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Giving a voice to the voiceless in the conversations around housing.
The San Mateo Housing Stories Project is an ongoing project of One San Mateo.
Far too often, those affected most by changes in our communities are those who leaset have a voice in the matter. They lack a voice in the media, and they lack a voice in politics, one feeding the other in a vicious cycle.
Again and again, we hear powerful interests say that we lack the data to take action on housing. But then when we push for government to collect the relevant data, those very same powerful interests do an about-face and cynically stand in the way of the collection of data.
Only government can collect the necessary data on the full extent and nature of the housing problems we are suffering from. However, we will not standby and allow those affected by housing to be silenced by the inaction of others.
The San Mateo Housing Stories Project is aimed at gathering stories from and providing a forum for those being impacted by the continuing housing crisis. You are not alone. By raising our voices together we have power.
What: Candidates’ forum for San Mateo City Council
When: Tuesday, September 15 from 7 to 8:15 p.m.
Where: Virtually by Zoom (link provided to those who register)
Three candidates are vying for two available seats. The voters must decide.
Which of the candidates will enable the city to meet its urgent affordability needs? Which will commit to prioritizing the interests of inclusion and racial equity? Which will position the city to meet the challenges that lie ahead?
To help voters decide, One San Mateo, in conjunction with the People’s Alliance of San Mateo County, will conduct a candidates’ forum on Tuesday, September 15. All three candidates—Diane Papan, Amourence Lee, and Lisa Diaz Nash—will be present.
To register for the forum, please click here.
Bio (from dianepapan.com):
“Former Mayor and San Mateo City Councilmember Diane Papan provides San Mateo families with the experienced, effective leadership we rely on in extraordinarily challenging times.
A recognized regional and local leader, Diane champions San Mateo’s interests on regional boards including the City & County Association of Governments, Council of Cities, 101 Express Lanes Joint Powers Authority, and Flood & Sea Level Rise Resiliency Board – where she advocates for regional emergency preparedness, traffic relief, and conservation for our safety and quality of life.
As your Councilmember, Diane has promoted efforts to effectively respond to the health crisis locally, while continuing to address traffic reduction, affordable housing, and public safety.
Diane has experience not only in the public sector but in the private and non-profit sectors. She has her own law practice, specializing in commercial law, representing individual and small family businesses. She runs a non-profit providing new clothes to in-need school-aged kids and a scholarship program that provides unique scholarships to special ed students and “late bloomers” many of whom are the first in their families to attend college. Prior to being elected to the Council, she held positions of leadership in her daughter’s public school and in her neighborhood.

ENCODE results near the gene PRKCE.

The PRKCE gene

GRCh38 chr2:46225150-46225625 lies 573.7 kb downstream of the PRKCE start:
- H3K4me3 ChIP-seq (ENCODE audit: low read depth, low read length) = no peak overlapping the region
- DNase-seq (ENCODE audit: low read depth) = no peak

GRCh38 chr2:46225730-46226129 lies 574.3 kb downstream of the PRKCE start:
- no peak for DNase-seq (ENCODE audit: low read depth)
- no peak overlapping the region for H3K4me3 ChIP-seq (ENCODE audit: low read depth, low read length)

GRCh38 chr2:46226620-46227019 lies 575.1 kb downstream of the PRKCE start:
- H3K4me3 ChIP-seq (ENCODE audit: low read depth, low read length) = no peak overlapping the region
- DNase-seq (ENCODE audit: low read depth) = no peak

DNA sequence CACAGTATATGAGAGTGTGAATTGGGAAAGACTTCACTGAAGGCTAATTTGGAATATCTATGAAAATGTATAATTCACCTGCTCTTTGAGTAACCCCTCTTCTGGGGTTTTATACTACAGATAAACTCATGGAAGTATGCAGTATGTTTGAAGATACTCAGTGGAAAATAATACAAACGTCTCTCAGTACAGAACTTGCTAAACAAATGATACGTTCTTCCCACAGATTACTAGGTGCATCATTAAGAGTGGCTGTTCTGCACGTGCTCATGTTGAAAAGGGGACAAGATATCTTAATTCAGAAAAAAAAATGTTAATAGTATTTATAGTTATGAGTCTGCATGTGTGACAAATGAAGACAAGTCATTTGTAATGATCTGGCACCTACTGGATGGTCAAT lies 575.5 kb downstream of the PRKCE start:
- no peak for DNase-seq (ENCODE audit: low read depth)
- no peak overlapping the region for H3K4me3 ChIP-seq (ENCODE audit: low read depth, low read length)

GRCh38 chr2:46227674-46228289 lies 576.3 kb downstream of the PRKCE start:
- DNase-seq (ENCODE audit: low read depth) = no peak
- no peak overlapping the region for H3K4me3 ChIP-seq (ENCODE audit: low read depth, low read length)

A graduate of UCLA undergrad and Hastings Law School, Diane, her husband Dan, their teen-aged daughter who attends Aragon High School and their dog Juno live in the Baywood neighborhood.“
Bio (from amourencelee.com):
“11 years ago, we found our forever home and started our family in San Mateo. It was truly the first place I felt an instant sense of belonging. At the time, I couldn’t have known all the things I’d come to love about San Mateo, but I did feel it. There’s the beautiful tapestry of Art Deco, Craftsman, and Spanish Revival architecture – not to mention 200 acres of open space. Authentic bratwurst, empanadas, Irish brew, Taiwanese stinky tofu — all on a single downtown block. I felt a kinesthetic sense of familiarity and, on my first visit, the decision was made that this is where we’d make our life.
As your Councilwoman, I am working every day to build a future for all of us, without sacrificing what makes our City so special. We face generational social and economic challenges. Too many San Mateans are being left behind, priced out and excluded from our governance. In this moment more than ever, we need experienced leadership with proven ability to bring people together at City Hall to protect the safety, vibrancy and diversity of our community.
As a mother, nonprofit executive, and successful businesswoman, I have dedicated my life to creating healthy communities and families. I have extensive training in public policy and public health from Columbia University, combined with a 15+ year career building strong organizations and communities. Since 2019, I have had the privilege and honor to serve on the City Council representing you and championing our values of inclusivity, prosperity and resilience.